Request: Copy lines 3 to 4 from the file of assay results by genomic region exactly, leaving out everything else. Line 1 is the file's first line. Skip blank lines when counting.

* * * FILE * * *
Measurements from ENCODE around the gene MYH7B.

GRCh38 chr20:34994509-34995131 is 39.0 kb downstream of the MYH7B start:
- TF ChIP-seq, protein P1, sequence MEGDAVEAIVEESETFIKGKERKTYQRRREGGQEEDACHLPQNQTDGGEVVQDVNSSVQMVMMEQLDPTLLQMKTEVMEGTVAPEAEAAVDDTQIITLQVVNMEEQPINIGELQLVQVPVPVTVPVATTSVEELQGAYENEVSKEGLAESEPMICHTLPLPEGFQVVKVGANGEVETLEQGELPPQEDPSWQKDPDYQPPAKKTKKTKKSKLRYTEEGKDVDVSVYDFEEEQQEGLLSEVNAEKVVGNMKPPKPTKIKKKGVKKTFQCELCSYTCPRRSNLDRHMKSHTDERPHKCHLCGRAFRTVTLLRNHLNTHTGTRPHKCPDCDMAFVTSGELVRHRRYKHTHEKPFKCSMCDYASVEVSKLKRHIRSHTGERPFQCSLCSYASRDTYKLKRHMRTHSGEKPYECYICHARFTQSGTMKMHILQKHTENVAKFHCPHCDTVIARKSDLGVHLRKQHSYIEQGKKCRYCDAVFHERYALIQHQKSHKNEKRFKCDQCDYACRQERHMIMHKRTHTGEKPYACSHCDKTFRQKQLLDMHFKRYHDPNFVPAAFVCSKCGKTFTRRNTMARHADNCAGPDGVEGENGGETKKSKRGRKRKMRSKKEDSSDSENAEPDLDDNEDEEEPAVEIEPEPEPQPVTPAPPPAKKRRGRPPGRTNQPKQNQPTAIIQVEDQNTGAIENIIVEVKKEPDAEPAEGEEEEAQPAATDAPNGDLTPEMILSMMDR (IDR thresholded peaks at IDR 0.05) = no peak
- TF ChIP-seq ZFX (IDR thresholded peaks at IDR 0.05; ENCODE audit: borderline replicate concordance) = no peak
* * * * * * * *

- TF ChIP-seq, protein P1, sequence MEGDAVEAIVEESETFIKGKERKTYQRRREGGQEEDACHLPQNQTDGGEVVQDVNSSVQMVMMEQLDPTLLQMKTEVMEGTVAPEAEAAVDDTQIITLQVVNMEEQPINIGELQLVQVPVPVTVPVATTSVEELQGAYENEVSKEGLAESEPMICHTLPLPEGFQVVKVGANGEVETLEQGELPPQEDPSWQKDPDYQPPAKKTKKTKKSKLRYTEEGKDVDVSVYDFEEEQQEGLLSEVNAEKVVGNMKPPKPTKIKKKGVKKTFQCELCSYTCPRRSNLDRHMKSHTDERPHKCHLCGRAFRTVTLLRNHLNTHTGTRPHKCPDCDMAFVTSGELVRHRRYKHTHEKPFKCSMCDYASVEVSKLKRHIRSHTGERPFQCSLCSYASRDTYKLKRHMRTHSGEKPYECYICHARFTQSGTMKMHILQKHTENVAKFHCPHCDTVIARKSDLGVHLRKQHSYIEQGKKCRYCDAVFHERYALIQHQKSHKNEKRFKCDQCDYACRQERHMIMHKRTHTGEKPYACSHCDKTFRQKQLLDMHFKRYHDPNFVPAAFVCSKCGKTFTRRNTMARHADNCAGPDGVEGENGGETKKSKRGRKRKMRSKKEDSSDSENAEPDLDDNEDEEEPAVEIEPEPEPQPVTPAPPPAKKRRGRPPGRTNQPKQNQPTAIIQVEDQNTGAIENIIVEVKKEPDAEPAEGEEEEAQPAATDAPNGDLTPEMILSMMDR (IDR thresholded peaks at IDR 0.05) = no peak
- TF ChIP-seq ZFX (IDR thresholded peaks at IDR 0.05; ENCODE audit: borderline replicate concordance) = no peak